Is the tension of your busy life keeping you from getting the rest you need? Research on stress and your circadian rhythm shows why anxiety leads to sleepless nights.
If you feel that your life is too stressful, you are not alone. The American Psychological Association has warned that people are living with more stress than ever before and suffering extreme physical and emotional harm as a result. Stress does not just put you at risk for long-term disease; it can also interfere with your circadian rhythm and leave you feeling exhausted on a daily basis.
The Physiology of Stress
The feeling of being stressed is familiar to many of us. Your eyes dilate to allow you to become more aware of your surroundings. Your heartbeat rises and becomes stronger, perhaps giving you the sensation of pounding in your temples. Your skin may become flushed and even sweaty. You may feel shaky or dizzy as your blood supply shunts to your muscles. This response is caused by a variety of factors, with the sympathetic nervous system and cortisol playing major roles. When your brain perceives a threat, your hypothalamus secretes corticotropin-releasing hormone, or CRH. In turn, this stimulates your pituitary gland to release adrenocorticotropic hormone (ACTH), which sends a message to your adrenal glands that your body needs more cortisol, the hormone associated with stress responses.
Because mankind arose out on the savannas, this was once a very healthy response. People who are stressed are more able to perceive visual threats and respond quickly. Their muscles are primed to run rapidly away from danger. However, in the modern world this is not always a beneficial response. Our threats are usually more complex, less deadly and less likely to require a fight or flight response. Over time, stress can cause weight gain, cardiovascular stress and a variety of ill effects. Scientists specializing in circadian biology believe that insomnia and circadian rhythm disruption are two of these ill effects.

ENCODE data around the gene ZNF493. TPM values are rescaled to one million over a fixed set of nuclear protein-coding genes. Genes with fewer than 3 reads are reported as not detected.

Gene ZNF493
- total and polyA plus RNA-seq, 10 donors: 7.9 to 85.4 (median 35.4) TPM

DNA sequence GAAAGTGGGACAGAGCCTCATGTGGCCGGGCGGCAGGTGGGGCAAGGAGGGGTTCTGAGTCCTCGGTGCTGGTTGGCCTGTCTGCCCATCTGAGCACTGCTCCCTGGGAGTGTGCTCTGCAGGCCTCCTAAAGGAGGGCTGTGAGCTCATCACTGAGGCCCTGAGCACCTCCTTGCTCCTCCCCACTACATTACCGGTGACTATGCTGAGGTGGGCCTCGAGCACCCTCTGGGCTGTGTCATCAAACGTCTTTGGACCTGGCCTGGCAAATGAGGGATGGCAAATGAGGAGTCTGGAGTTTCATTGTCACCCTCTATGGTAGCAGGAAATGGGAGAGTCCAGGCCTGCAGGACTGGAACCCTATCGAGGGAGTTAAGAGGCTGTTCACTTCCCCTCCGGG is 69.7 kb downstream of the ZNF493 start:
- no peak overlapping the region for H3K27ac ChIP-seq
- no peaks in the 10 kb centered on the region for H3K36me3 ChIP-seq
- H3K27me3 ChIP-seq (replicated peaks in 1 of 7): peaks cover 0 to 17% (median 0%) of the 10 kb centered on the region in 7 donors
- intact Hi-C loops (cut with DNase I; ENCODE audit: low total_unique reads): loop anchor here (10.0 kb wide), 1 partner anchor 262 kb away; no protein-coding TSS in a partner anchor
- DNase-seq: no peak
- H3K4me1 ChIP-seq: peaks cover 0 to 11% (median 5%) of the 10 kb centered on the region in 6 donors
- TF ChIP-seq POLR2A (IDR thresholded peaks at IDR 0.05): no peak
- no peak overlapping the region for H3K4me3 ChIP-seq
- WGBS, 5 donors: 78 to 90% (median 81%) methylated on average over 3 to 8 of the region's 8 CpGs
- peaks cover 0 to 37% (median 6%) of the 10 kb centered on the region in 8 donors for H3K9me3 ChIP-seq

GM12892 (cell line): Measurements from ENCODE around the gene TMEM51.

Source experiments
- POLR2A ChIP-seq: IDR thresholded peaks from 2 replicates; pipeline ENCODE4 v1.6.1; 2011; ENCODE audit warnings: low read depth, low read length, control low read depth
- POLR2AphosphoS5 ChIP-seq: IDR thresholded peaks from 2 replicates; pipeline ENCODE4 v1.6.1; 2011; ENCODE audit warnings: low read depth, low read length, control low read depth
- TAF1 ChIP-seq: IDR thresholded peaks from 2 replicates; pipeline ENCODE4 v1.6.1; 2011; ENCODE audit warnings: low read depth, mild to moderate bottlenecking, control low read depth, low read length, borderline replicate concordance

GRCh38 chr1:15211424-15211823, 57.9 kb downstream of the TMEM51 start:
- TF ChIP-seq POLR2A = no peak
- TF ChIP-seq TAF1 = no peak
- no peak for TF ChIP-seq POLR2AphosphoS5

The Link Between Stress and Your Circadian Rhythm
Like many hormones, cortisol plays a variety of roles in the human body. When we are chronically stressed, it is released in higher amounts throughout the day. The early light of morning cues the release of ACTH and thus the release of cortisol. Cortisol, in turn, causes ACTH production to shut down, along with giving us an energy boost that is much-needed when we are getting ready to start our day. When people are constantly stressed and producing high levels of cortisol throughout the day, this can cause this negative feedback loop to break down. Even when cortisol levels are high, ACTH production continues, creating yet higher cortisol levels throughout the day that can make it difficult to sleep.
However, this is not the only link between stress and your circadian rhythm. Cortisol also affects circadian genes in liver and adrenal cells. Constant triggering of these genes at random times of day in response to stress can make it so your body never knows exactly what time it is. This can lead to circadian dysregulation in which your body does not release hormones at the right times of the day to support a normal sleep-wake cycle.
What Kinds of Stress are Bad for Your Circadian Rhythm?
Psychological stress is not the only kind of stress that releases cortisol. People also release this hormone when they are under physiological stress, such as when they are at high altitudes, exposed to extreme temperatures or chronically ill. Studies in chronobiology have found that even people who go to space experience this stress and the resulting circadian dysregulation. In addition, people who engage in shift work, working odd or changing hours also are under physiological stress and thus release high levels of cortisol. Stress and your circadian rhythm interact similarly regardless of the source of your tension, which means that people who are emotionally on an even keel but under physical stress will suffer the same effects.
Reducing Stress in Your Life
If you are trying to maintain a healthy sleep-wake cycle, reducing stress is a good step. There are several ways you can reduce stress of all kinds including:
- Engaging in yoga or meditation
- Listening to soothing music
- Taking relaxing baths
- Eating foods rich in antioxidants such as fruits and vegetables
- Taking deep, cleansing breaths
Taking steps to reduce your stress will not only make you feel calmer but allow you to sleep easier as well. While modern life is full of stressors, finding ways to tone down its effects will help you sleep and feel better.